My son is in kindergarten now & the teacher is concerned about the way he shuts down when asked to write words to the pictures of what he drew. She wants him to try & sound it out & write down whatever he thinks it is. He won't do it. He will draw pictures but writing it down is a struggle. In the past 2 months, he has been able to recognize his letters, which is a success. He is trying to associate sounds w/ letters but that's a struggle. He can copy letters w/o a problem. She is suggesting that he be held back, redo kindergarten. I'm on the fence about it. My husband is totally against holding him back. He is our 3rd out of 4 children & he is born in March, so he is an "older" kindergartner already. He was delayed in speech & we got him evaluated at 2.5. They said he was delayed but not enough to receive intervention. He was delayed in using the toilet, at 4.5 he was fully potty trained. I truly don't know what to do regarding this. Our district has 1/2 day kindergarten. What are the pros & cons of holding a child back in kindergarten?
From: Vicki, Northport
(NY? AL? Fla? Vickie didn't say....)
I've written before in this space that holding children back in kindergarten has become fashionable for all the wrong reasons. I'm not sure that's the case for your son.
It sounds like his teacher has legitimate concerns and I wouldn't be so quick to dismiss them. Each year (unfortunately), academics are getting pushed down to lower grades; kindergarten looks like first grade, first grade looks like second. The teacher is in a good position to know whether your son will be able to meet the challenges of first grade or whether he's more likely to be frustrated by them, and therefore potentially turned off to learning. From my experiences, teachers don't make the hold-back suggestion lightly, and holding back could just be the best gift you ever give him.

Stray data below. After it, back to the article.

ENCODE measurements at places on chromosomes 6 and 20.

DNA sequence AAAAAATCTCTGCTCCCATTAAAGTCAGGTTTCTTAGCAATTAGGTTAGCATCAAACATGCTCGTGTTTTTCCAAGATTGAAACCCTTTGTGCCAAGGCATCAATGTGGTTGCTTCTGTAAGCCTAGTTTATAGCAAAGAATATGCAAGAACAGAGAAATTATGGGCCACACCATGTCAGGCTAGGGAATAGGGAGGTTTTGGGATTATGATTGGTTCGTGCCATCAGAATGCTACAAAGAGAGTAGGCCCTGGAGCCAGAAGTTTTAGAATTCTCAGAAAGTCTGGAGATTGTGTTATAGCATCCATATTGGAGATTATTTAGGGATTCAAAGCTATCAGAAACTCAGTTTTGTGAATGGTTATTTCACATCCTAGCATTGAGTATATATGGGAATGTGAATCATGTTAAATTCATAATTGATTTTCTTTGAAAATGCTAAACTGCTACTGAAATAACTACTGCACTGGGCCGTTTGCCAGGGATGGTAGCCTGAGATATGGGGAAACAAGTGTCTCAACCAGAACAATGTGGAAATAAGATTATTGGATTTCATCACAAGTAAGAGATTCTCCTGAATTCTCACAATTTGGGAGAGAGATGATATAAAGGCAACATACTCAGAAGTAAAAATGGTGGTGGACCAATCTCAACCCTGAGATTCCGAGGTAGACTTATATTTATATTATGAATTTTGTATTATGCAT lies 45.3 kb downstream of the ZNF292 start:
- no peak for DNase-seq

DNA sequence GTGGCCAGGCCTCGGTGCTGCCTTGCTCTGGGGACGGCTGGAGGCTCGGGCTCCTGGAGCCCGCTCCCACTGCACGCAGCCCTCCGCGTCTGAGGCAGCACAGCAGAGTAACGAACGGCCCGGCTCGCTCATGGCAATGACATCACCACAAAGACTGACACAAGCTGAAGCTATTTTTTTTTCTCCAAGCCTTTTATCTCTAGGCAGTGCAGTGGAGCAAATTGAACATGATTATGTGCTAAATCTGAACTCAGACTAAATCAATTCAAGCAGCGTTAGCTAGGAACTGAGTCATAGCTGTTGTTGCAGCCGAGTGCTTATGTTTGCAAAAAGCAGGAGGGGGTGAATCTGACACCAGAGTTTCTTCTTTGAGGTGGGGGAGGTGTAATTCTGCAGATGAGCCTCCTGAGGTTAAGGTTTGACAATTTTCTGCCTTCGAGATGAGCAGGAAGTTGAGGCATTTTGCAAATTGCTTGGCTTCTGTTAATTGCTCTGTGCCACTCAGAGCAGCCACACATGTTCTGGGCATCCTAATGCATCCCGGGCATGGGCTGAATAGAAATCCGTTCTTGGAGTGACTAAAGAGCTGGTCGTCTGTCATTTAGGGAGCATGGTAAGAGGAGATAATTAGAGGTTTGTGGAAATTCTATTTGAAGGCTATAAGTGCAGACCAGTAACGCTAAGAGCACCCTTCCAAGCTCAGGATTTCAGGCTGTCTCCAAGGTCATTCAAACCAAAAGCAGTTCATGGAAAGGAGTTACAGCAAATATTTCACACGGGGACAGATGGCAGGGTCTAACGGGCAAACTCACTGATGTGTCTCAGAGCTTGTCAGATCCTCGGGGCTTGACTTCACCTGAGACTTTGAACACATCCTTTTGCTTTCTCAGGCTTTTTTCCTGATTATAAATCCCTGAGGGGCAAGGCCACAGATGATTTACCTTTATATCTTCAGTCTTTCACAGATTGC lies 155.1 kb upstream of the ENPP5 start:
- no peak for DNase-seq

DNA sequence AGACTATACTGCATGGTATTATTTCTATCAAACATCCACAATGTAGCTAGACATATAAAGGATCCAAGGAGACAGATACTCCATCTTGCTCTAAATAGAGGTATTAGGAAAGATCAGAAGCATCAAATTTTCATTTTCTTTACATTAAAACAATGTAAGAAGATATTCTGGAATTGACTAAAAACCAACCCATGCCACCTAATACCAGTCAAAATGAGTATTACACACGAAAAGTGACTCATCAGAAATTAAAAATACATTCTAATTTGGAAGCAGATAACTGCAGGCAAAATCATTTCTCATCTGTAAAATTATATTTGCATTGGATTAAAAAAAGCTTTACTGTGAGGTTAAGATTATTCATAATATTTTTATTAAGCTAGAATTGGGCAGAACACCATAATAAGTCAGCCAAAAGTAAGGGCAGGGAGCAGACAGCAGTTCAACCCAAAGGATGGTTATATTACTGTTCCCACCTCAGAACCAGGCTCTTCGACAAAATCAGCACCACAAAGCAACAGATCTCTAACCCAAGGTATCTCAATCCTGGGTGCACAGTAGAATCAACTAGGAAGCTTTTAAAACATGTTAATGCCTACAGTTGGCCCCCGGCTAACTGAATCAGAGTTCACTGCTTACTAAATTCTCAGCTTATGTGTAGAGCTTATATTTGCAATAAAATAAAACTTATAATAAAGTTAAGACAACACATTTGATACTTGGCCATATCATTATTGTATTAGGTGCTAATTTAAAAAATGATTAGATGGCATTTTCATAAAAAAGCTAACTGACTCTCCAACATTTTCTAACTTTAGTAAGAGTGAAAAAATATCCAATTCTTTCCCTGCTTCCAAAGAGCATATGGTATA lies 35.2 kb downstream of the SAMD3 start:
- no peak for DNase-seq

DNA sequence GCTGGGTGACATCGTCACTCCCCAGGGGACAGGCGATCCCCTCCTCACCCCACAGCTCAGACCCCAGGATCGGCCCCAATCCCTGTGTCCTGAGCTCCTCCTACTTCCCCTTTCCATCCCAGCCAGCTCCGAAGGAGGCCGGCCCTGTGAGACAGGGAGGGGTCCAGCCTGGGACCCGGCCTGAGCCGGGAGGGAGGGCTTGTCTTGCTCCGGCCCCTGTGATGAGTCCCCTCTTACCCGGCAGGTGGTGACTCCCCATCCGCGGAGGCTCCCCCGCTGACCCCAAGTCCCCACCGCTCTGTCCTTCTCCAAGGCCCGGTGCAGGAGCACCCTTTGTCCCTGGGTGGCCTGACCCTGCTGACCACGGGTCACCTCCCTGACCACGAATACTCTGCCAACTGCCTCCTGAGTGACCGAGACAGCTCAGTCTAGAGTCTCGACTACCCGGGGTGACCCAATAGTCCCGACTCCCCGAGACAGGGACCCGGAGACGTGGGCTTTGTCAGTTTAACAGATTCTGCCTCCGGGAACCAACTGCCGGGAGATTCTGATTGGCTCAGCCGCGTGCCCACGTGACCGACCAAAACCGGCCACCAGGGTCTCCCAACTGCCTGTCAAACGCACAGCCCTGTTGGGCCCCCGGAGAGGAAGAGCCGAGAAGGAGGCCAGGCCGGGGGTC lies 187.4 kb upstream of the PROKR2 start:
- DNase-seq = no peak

I realize the deadline must be fast-approaching, but there are two things would try to do before making this decision. (1) Ask for the school system to evaluate your son again. It's been two years or so since the last one. Things change. (2) Observe one of the classrooms your son could be assigned to for next fall. Stay for a few hours, not just 10 minutes. I know it's hard to project ahead to what your boy will be like in six or eight months, but try. Can you see him fitting in -- not just academically, but also socially?
The author is solely responsible for the content.